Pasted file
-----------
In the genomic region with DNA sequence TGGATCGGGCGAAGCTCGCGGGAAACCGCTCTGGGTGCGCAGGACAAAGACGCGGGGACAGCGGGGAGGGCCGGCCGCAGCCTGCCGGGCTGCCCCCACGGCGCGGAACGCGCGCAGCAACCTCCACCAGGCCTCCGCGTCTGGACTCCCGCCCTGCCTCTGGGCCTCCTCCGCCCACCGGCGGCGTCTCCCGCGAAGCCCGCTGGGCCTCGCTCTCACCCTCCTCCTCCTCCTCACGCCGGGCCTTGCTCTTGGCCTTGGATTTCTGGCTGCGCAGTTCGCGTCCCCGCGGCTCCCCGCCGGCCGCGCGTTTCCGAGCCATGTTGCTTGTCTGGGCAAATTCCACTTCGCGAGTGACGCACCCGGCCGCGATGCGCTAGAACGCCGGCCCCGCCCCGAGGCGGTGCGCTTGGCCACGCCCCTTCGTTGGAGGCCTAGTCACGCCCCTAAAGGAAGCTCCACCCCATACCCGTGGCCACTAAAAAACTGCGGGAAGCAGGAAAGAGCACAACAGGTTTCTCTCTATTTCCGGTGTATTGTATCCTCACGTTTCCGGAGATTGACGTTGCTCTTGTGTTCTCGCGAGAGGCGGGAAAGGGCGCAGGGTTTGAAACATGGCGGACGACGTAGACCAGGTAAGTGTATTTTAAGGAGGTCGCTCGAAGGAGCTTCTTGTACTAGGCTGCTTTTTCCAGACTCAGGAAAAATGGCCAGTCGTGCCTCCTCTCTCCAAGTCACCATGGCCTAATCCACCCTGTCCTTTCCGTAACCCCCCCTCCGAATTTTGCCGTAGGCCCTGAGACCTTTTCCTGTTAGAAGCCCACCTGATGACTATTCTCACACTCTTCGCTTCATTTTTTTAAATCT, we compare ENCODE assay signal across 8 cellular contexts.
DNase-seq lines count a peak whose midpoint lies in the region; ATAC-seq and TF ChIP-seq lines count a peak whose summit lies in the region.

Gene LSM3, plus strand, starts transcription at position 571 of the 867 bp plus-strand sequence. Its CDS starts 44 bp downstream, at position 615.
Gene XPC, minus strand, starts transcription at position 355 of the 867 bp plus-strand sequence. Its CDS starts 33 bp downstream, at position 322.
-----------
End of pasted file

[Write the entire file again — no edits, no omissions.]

In the genomic region with DNA sequence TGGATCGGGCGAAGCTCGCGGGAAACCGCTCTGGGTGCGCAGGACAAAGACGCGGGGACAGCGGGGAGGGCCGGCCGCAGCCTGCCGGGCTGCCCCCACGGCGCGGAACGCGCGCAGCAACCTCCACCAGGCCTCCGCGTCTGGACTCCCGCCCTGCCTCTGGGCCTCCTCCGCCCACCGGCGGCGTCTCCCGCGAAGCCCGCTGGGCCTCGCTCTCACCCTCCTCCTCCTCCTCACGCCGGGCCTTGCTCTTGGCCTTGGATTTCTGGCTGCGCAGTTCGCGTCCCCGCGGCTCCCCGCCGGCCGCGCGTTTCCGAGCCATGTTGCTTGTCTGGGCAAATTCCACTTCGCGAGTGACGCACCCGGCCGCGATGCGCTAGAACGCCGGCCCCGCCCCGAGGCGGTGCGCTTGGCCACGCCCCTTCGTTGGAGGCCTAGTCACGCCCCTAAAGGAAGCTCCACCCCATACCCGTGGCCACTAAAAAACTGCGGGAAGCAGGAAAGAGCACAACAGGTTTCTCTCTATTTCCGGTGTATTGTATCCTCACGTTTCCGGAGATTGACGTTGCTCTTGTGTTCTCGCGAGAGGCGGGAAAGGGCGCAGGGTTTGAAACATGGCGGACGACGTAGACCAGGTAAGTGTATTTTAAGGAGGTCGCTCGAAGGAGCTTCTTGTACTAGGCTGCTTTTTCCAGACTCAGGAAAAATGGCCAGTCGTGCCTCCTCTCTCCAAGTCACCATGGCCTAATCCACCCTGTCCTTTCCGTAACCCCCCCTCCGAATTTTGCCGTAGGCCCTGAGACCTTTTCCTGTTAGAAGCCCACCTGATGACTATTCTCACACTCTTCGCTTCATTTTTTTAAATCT, we compare ENCODE assay signal across 8 cellular contexts.
DNase-seq lines count a peak whose midpoint lies in the region; ATAC-seq and TF ChIP-seq lines count a peak whose summit lies in the region.

Gene LSM3, plus strand, starts transcription at position 571 of the 867 bp plus-strand sequence. Its CDS starts 44 bp downstream, at position 615.
Gene XPC, minus strand, starts transcription at position 355 of the 867 bp plus-strand sequence. Its CDS starts 33 bp downstream, at position 322.